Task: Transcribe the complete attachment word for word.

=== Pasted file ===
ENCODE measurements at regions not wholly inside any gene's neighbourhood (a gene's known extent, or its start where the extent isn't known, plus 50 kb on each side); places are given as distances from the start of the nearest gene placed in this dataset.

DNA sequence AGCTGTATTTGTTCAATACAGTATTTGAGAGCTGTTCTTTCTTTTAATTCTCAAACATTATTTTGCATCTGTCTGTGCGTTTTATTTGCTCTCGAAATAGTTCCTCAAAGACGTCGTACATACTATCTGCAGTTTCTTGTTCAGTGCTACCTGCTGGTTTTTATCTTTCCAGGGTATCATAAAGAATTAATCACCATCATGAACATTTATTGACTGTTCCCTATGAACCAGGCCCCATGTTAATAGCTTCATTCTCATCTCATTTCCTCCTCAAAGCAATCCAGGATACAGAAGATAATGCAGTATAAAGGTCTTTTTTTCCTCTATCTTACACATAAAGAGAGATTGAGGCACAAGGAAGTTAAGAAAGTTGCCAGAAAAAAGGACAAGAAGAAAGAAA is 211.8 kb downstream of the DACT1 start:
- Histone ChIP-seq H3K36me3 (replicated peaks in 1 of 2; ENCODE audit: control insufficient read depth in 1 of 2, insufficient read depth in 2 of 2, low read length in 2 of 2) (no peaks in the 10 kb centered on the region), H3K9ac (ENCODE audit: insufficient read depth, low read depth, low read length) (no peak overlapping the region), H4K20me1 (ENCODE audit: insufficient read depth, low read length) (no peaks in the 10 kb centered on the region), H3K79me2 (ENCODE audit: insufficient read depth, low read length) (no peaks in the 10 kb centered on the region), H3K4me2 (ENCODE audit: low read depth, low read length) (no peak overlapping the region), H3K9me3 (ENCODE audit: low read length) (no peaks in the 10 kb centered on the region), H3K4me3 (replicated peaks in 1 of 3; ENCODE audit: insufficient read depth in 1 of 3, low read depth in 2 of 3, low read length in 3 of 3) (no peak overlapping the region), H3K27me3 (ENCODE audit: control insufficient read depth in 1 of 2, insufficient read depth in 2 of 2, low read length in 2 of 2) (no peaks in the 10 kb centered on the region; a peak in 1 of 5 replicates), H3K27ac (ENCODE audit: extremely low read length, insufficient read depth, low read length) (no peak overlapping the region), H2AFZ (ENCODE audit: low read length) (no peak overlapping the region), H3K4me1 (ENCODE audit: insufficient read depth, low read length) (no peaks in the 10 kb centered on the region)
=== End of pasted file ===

ENCODE measurements at regions not wholly inside any gene's neighbourhood (a gene's known extent, or its start where the extent isn't known, plus 50 kb on each side); places are given as distances from the start of the nearest gene placed in this dataset.

DNA sequence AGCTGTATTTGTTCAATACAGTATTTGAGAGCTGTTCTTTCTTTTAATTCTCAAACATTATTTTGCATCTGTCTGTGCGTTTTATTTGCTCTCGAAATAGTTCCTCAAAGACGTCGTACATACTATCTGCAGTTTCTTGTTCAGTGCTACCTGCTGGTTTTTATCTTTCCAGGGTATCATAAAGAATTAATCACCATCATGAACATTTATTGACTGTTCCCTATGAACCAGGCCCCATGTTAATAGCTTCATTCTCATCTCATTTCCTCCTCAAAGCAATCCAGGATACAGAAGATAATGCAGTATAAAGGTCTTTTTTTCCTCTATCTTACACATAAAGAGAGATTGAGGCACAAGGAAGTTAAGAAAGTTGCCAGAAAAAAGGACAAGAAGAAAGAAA is 211.8 kb downstream of the DACT1 start:
- Histone ChIP-seq H3K36me3 (replicated peaks in 1 of 2; ENCODE audit: control insufficient read depth in 1 of 2, insufficient read depth in 2 of 2, low read length in 2 of 2) (no peaks in the 10 kb centered on the region), H3K9ac (ENCODE audit: insufficient read depth, low read depth, low read length) (no peak overlapping the region), H4K20me1 (ENCODE audit: insufficient read depth, low read length) (no peaks in the 10 kb centered on the region), H3K79me2 (ENCODE audit: insufficient read depth, low read length) (no peaks in the 10 kb centered on the region), H3K4me2 (ENCODE audit: low read depth, low read length) (no peak overlapping the region), H3K9me3 (ENCODE audit: low read length) (no peaks in the 10 kb centered on the region), H3K4me3 (replicated peaks in 1 of 3; ENCODE audit: insufficient read depth in 1 of 3, low read depth in 2 of 3, low read length in 3 of 3) (no peak overlapping the region), H3K27me3 (ENCODE audit: control insufficient read depth in 1 of 2, insufficient read depth in 2 of 2, low read length in 2 of 2) (no peaks in the 10 kb centered on the region; a peak in 1 of 5 replicates), H3K27ac (ENCODE audit: extremely low read length, insufficient read depth, low read length) (no peak overlapping the region), H2AFZ (ENCODE audit: low read length) (no peak overlapping the region), H3K4me1 (ENCODE audit: insufficient read depth, low read length) (no peaks in the 10 kb centered on the region)